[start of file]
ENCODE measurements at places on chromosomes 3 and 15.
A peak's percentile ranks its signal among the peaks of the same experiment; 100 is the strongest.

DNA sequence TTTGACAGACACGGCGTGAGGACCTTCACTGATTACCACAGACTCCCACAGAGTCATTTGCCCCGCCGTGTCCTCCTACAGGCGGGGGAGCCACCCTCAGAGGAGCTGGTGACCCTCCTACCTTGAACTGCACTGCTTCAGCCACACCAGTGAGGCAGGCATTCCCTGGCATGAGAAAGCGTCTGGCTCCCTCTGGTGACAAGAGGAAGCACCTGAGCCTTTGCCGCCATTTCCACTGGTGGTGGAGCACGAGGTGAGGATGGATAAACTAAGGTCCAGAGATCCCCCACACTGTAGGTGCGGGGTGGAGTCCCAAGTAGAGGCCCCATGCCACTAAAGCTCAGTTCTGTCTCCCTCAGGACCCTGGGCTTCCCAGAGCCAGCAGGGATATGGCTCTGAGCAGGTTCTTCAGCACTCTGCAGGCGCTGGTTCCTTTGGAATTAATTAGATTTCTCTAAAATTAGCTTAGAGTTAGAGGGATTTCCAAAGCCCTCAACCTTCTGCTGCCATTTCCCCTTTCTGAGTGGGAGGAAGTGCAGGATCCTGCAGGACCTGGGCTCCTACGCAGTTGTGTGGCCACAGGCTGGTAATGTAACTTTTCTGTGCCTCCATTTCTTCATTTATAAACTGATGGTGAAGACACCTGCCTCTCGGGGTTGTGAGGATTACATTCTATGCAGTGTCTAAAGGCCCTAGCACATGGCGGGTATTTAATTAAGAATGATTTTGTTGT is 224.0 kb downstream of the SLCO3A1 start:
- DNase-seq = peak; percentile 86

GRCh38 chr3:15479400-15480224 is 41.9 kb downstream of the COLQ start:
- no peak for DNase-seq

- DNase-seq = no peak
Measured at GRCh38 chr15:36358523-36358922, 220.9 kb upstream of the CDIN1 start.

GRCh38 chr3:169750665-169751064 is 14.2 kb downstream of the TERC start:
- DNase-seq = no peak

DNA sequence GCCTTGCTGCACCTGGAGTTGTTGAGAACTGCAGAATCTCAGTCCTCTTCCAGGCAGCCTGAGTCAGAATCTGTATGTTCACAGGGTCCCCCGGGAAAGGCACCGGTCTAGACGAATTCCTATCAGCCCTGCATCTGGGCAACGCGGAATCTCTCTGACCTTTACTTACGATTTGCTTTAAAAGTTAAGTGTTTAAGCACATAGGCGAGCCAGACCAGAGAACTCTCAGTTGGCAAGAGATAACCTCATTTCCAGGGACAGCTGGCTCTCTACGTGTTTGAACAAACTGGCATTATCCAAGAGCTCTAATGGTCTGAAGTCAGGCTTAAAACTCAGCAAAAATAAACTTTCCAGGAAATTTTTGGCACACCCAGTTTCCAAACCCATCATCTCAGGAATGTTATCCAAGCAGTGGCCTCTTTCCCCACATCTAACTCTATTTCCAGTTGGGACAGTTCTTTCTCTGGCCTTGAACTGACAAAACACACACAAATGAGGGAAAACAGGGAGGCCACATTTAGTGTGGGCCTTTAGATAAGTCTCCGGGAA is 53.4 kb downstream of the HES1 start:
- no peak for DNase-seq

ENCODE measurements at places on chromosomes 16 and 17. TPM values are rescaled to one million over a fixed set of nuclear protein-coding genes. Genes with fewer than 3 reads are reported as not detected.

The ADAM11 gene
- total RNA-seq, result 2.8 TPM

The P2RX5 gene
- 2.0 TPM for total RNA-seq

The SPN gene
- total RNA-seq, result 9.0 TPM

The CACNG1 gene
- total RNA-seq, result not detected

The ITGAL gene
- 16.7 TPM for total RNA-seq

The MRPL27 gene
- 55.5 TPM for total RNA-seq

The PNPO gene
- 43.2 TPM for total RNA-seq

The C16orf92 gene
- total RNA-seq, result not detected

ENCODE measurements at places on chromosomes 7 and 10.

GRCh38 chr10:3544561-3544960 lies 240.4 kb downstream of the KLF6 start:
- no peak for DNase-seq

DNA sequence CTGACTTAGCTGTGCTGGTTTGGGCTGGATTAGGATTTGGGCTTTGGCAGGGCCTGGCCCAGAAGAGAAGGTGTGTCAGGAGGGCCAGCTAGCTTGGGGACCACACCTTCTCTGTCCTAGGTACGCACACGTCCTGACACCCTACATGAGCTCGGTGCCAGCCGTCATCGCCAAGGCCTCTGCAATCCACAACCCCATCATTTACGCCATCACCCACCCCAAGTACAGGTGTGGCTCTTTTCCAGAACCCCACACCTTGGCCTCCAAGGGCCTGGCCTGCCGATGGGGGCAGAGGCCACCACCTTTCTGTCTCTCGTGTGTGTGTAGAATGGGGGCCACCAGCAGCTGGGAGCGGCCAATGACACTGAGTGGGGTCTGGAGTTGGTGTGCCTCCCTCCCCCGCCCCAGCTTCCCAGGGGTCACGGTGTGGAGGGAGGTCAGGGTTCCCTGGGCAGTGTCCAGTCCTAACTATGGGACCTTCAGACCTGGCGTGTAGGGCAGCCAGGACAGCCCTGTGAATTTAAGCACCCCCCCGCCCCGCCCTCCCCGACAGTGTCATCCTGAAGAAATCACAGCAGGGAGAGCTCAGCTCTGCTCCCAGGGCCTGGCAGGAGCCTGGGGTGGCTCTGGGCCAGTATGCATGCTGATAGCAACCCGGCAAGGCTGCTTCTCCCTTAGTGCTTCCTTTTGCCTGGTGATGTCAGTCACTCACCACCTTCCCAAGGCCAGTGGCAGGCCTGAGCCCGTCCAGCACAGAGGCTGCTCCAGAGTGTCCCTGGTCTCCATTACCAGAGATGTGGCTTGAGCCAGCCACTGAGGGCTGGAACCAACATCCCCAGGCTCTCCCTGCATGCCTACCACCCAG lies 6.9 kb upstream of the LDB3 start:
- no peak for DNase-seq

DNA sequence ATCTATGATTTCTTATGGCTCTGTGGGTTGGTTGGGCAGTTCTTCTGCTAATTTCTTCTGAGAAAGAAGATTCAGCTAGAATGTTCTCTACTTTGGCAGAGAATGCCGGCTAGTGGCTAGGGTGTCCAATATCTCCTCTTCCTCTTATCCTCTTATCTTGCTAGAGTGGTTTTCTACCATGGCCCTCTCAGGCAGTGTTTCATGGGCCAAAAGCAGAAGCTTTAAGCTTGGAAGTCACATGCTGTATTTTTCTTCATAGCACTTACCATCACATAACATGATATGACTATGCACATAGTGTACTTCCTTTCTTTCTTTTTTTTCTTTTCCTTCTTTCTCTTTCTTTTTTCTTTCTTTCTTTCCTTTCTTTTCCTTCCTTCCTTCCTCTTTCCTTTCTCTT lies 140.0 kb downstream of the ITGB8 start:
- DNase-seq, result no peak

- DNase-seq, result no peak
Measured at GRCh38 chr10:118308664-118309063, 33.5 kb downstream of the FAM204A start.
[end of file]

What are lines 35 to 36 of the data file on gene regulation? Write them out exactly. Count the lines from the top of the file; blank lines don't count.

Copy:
DNA sequence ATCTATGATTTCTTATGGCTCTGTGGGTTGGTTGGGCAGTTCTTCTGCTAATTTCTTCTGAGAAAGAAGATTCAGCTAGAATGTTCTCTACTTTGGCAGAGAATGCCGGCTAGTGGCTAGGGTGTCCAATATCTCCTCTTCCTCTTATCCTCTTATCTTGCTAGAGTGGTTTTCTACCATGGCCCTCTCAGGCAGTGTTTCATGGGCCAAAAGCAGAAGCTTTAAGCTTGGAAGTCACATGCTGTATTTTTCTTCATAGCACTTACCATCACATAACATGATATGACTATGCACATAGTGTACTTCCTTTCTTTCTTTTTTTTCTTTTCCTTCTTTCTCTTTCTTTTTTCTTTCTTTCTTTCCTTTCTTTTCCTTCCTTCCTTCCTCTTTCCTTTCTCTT lies 140.0 kb downstream of the ITGB8 start:
- DNase-seq, result no peak